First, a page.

To be a leper in Israel was an awful, awful life. It was virtually no life at all. You weren’t allowed any human contact whatsoever. God’s law said that you had to be completely cut off from his people – you had to live “outside the camp.” Not only that, but you were also cut off from the special presence of God in the temple. Now you might say, “Big deal, the leper could find God’s presence out in the wilderness too. He could worship God anywhere. He didn’t need the temple.” But hold on. Not so quick. The Bible is clear that God was present in the temple in a special way. It was the place where his glory rested, where he made his Name dwell. Though we cannot fully explain or understand how this was, there was a special presence of God in the temple. Not only that, but as a result the whole sacrificial system was centered around the temple. The temple was where one would go to find forgiveness of sins in the Old Testament through the sacrifices that were offered. If you were cut off from that, you were in big trouble. The leper was cut off from the Old Testament means of grace. That was a big deal. You see, he was the walking dead in more than one way. He could not have communion with man or God. This disease pictured the violence of sin and death and a just and holy God could have nothing to do with it.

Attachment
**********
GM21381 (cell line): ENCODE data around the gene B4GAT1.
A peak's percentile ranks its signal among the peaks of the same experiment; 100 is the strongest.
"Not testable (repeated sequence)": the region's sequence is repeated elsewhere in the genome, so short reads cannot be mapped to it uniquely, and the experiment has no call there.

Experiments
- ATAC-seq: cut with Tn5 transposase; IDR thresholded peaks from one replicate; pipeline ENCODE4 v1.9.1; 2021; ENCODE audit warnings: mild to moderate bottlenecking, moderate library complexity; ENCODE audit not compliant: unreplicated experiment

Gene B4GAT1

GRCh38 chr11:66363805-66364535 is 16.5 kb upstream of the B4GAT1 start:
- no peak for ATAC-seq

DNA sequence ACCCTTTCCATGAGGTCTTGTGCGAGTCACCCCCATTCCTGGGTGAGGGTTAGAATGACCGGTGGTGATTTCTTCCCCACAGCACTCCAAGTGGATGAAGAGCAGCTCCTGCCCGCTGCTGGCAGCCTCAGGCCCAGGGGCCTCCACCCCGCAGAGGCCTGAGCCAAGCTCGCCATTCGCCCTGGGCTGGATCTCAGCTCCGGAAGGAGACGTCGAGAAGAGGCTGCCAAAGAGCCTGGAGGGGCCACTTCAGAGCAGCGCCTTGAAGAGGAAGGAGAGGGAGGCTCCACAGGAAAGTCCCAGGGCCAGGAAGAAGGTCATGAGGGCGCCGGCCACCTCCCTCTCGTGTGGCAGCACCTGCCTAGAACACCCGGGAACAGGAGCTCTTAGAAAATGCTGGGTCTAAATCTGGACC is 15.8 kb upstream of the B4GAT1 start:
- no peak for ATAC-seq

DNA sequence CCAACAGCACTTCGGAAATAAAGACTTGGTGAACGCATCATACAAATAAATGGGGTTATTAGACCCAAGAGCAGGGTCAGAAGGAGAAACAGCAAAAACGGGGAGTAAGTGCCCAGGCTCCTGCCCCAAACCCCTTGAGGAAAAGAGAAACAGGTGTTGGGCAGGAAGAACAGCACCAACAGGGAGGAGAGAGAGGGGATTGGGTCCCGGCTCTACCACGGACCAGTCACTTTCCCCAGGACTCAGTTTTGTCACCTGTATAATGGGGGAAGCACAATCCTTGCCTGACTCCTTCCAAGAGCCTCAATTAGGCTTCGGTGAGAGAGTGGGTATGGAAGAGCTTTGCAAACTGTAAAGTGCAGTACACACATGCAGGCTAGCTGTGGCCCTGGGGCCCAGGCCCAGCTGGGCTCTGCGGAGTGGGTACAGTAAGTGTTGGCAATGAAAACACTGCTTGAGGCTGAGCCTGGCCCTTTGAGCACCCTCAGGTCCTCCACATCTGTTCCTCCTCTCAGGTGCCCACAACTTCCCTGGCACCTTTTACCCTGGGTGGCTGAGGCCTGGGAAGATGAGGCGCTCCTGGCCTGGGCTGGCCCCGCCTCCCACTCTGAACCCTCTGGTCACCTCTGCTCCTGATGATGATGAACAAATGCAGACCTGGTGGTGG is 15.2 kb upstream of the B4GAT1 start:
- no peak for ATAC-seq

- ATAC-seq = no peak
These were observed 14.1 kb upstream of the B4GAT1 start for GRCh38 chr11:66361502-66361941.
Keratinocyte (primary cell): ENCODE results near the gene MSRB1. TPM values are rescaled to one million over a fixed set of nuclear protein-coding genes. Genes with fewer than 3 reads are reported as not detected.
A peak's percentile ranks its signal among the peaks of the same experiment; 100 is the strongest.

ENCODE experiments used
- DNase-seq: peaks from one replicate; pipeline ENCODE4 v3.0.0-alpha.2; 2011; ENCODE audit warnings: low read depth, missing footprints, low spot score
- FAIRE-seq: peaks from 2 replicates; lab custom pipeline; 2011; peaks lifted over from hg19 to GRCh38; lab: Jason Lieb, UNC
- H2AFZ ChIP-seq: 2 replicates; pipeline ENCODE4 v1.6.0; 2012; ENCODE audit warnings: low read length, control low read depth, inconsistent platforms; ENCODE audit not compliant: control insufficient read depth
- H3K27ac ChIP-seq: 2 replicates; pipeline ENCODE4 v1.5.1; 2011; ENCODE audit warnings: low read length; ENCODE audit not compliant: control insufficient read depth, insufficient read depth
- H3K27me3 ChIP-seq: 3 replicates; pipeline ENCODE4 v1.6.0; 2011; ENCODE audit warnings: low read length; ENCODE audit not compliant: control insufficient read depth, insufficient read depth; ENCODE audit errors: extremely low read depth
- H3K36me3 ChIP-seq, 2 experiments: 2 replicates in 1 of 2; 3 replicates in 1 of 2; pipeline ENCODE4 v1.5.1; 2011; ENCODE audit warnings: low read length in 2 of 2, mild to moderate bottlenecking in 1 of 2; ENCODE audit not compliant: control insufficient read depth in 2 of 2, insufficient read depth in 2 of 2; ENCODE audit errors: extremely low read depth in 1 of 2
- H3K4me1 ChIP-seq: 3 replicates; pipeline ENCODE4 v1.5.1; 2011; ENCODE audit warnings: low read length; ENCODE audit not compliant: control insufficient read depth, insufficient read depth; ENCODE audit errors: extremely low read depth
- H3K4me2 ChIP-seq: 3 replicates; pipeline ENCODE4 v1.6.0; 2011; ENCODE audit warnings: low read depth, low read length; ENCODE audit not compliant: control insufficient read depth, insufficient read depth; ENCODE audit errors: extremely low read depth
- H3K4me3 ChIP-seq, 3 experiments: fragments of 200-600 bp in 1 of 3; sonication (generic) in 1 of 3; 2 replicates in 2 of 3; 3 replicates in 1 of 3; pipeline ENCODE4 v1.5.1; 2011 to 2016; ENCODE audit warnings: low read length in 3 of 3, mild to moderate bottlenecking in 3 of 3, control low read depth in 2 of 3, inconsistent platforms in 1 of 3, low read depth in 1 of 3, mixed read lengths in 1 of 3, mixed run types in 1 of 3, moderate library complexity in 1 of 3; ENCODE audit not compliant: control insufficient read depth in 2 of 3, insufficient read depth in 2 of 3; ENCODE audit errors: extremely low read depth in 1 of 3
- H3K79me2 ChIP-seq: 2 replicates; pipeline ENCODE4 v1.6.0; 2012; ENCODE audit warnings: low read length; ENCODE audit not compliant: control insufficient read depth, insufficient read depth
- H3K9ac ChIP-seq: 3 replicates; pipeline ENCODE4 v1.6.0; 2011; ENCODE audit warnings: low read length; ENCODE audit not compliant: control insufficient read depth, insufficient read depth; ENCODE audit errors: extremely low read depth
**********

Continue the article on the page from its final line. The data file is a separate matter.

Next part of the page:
If you want to see a man in the Bible living under the burden of bad news and utter hopelessness, this text is a good place to find one. What could be worse than being a leper in Israel? Into this depressing picture of despair comes Jesus Christ. The one long promised to take up the infirmities of God’s people has finally come. The leper no doubt heard about what he had done in Capernaum for the countless sick and demon-possessed. So he too dares to come to Jesus. And the Saviour does not disappoint. Brothers and sisters, we see him revealed in our passage as the one who restores life and communion. As we hear God’s Word preached, we’ll consider: